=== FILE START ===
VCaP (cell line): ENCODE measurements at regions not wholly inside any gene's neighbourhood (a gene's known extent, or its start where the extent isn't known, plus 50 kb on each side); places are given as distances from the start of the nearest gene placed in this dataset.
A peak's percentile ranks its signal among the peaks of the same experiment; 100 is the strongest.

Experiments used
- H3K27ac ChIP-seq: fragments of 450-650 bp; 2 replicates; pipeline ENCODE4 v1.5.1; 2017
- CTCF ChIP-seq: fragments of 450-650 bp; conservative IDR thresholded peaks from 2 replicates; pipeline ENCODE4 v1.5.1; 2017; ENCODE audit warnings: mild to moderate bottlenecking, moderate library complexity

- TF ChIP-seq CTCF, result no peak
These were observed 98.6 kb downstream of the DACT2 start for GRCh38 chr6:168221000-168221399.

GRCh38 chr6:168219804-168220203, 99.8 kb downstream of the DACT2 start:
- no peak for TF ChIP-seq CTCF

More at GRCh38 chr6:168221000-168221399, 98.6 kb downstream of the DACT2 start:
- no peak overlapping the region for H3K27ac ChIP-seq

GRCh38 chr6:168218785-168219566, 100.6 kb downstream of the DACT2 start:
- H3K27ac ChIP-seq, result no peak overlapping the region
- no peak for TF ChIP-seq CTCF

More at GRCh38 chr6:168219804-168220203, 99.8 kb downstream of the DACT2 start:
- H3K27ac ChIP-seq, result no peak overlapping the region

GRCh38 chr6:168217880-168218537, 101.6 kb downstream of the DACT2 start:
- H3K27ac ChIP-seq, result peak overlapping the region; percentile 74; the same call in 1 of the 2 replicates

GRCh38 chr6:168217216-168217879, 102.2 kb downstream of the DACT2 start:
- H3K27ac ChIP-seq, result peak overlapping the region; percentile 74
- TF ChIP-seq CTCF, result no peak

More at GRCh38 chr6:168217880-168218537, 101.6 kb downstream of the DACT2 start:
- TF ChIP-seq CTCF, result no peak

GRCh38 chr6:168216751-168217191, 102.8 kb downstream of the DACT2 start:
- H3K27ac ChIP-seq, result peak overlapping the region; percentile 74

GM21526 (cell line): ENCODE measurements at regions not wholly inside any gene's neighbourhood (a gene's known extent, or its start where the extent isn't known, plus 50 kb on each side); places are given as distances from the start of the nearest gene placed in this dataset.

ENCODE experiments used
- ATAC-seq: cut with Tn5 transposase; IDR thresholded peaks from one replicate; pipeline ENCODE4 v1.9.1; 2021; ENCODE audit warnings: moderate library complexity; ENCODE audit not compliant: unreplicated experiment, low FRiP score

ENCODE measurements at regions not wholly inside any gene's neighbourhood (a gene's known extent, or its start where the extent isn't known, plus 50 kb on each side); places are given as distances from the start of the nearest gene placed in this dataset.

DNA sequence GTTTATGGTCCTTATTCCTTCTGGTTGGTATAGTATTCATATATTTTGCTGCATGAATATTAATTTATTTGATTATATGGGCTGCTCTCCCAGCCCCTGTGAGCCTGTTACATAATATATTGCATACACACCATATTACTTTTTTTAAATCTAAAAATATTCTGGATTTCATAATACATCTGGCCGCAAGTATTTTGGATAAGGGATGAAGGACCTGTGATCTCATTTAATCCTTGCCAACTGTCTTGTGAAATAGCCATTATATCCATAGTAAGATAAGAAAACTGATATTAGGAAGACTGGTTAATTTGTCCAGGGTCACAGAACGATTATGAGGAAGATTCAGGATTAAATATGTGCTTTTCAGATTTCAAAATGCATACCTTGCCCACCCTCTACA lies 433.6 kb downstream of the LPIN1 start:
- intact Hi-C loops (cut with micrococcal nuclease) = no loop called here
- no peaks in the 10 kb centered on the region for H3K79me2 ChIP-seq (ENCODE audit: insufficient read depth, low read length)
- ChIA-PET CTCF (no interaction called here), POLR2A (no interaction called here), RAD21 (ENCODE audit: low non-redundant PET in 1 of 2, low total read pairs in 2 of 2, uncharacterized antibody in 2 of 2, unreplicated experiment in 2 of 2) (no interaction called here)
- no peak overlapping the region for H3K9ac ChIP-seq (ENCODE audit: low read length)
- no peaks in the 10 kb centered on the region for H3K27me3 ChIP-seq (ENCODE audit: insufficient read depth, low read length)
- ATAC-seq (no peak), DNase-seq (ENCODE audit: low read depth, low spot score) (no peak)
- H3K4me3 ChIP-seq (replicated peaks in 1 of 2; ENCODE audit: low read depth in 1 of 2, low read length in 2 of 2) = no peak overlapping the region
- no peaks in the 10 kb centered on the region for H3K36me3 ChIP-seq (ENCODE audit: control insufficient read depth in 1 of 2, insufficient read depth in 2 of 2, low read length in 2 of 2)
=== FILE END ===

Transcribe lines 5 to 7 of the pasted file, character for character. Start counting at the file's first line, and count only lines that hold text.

- CTCF ChIP-seq: fragments of 450-650 bp; conservative IDR thresholded peaks from 2 replicates; pipeline ENCODE4 v1.5.1; 2017; ENCODE audit warnings: mild to moderate bottlenecking, moderate library complexity

- TF ChIP-seq CTCF, result no peak
These were observed 98.6 kb downstream of the DACT2 start for GRCh38 chr6:168221000-168221399.